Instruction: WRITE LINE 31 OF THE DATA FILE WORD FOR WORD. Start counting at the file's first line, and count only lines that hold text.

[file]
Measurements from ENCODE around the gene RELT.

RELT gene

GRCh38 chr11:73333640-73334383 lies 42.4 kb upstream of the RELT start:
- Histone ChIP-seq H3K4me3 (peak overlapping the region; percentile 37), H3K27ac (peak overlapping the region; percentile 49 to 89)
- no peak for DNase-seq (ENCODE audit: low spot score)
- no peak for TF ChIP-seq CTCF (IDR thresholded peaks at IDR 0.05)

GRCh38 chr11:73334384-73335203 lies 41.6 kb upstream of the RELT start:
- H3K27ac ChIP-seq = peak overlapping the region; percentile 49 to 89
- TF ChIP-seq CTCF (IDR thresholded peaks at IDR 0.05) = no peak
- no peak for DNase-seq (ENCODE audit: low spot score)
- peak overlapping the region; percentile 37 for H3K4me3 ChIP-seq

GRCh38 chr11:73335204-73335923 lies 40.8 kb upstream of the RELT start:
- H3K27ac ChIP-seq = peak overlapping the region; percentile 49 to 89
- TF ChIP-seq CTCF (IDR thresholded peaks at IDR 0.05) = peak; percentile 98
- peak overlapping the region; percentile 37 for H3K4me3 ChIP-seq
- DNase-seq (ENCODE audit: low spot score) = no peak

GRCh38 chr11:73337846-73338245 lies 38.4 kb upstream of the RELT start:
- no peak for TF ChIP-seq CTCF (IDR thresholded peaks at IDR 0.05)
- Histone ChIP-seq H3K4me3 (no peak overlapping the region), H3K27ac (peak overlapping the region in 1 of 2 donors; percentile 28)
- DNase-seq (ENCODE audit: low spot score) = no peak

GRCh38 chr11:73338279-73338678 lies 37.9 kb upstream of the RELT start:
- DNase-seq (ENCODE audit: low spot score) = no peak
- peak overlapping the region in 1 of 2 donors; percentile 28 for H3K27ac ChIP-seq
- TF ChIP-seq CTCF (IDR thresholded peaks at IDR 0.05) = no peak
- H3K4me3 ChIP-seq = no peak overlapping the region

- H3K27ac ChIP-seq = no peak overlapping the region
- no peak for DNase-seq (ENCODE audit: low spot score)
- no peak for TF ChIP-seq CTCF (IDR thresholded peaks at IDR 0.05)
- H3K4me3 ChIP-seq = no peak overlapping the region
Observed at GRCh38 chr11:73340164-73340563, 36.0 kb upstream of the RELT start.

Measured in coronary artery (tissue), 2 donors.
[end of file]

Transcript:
Measured in coronary artery (tissue), 2 donors.